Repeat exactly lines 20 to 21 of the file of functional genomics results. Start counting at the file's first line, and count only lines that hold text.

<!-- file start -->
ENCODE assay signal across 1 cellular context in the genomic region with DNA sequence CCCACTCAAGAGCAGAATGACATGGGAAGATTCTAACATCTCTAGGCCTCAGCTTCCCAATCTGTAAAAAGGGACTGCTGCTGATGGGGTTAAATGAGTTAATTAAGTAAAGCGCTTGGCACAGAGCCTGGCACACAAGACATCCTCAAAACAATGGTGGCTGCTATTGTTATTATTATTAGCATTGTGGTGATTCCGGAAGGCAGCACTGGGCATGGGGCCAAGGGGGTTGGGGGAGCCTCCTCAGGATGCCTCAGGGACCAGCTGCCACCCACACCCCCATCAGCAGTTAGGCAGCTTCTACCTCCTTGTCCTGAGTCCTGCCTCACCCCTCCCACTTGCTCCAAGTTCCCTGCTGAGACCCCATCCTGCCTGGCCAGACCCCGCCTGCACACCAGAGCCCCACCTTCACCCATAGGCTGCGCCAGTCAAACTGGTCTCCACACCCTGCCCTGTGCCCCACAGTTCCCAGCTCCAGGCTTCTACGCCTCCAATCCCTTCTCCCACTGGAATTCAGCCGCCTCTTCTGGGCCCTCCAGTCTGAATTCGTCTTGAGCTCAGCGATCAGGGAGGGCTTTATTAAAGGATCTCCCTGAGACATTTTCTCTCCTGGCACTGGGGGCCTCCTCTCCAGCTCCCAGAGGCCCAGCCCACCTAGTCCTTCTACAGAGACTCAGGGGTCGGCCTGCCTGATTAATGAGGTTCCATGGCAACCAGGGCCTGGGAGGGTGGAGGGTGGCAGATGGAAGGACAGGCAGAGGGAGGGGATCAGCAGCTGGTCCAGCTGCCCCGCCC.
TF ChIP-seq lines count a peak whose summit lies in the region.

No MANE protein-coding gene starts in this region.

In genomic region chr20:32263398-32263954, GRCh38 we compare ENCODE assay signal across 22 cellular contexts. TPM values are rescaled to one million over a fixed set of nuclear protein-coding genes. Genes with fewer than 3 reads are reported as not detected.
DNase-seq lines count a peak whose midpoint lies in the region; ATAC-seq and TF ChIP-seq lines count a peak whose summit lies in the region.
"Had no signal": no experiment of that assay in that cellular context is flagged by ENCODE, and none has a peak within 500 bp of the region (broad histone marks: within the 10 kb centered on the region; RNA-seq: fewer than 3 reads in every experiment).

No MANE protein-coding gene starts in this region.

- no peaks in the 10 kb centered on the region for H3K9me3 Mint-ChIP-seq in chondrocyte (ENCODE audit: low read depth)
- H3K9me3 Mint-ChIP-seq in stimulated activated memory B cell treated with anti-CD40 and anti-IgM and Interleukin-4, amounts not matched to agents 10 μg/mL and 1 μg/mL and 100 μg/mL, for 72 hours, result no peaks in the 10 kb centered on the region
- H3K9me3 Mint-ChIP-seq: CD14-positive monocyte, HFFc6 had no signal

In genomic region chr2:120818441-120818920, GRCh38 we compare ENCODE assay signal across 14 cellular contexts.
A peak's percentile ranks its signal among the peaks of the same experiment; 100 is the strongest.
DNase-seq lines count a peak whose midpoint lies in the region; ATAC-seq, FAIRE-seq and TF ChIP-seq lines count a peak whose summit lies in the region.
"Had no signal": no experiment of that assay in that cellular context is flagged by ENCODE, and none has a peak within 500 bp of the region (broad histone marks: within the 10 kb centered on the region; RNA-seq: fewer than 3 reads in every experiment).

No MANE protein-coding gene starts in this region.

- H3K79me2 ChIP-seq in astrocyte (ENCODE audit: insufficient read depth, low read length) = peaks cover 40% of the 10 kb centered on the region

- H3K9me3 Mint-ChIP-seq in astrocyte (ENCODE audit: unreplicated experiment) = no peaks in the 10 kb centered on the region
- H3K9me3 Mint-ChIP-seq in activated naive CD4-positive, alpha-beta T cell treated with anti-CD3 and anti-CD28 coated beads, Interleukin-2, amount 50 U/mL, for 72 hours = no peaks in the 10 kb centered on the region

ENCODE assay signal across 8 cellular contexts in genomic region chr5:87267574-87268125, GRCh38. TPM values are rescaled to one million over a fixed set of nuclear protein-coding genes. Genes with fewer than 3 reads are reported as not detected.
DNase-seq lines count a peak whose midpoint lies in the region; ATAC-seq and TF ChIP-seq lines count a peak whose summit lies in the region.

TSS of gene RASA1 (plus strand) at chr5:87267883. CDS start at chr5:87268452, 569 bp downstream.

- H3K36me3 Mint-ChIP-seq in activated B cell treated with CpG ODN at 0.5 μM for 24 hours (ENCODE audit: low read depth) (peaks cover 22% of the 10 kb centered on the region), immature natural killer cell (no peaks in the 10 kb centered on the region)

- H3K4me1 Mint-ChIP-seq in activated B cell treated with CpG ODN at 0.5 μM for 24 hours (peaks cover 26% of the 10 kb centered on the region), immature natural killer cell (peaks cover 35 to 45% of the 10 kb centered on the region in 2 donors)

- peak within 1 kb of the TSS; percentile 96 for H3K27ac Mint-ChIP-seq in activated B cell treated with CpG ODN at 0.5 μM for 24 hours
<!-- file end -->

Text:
DNase-seq lines count a peak whose midpoint lies in the region; ATAC-seq and TF ChIP-seq lines count a peak whose summit lies in the region.

TSS of gene RASA1 (plus strand) at chr5:87267883. CDS start at chr5:87268452, 569 bp downstream.